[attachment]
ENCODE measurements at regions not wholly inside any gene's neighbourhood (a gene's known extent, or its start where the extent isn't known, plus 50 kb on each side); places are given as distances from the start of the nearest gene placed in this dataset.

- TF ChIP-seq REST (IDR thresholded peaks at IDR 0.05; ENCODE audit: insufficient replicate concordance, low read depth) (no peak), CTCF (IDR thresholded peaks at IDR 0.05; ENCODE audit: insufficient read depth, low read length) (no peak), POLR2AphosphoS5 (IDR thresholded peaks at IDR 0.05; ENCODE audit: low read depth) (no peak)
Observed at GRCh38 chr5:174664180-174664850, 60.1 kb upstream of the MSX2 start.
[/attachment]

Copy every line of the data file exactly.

ENCODE measurements at regions not wholly inside any gene's neighbourhood (a gene's known extent, or its start where the extent isn't known, plus 50 kb on each side); places are given as distances from the start of the nearest gene placed in this dataset.

- TF ChIP-seq REST (IDR thresholded peaks at IDR 0.05; ENCODE audit: insufficient replicate concordance, low read depth) (no peak), CTCF (IDR thresholded peaks at IDR 0.05; ENCODE audit: insufficient read depth, low read length) (no peak), POLR2AphosphoS5 (IDR thresholded peaks at IDR 0.05; ENCODE audit: low read depth) (no peak)
Observed at GRCh38 chr5:174664180-174664850, 60.1 kb upstream of the MSX2 start.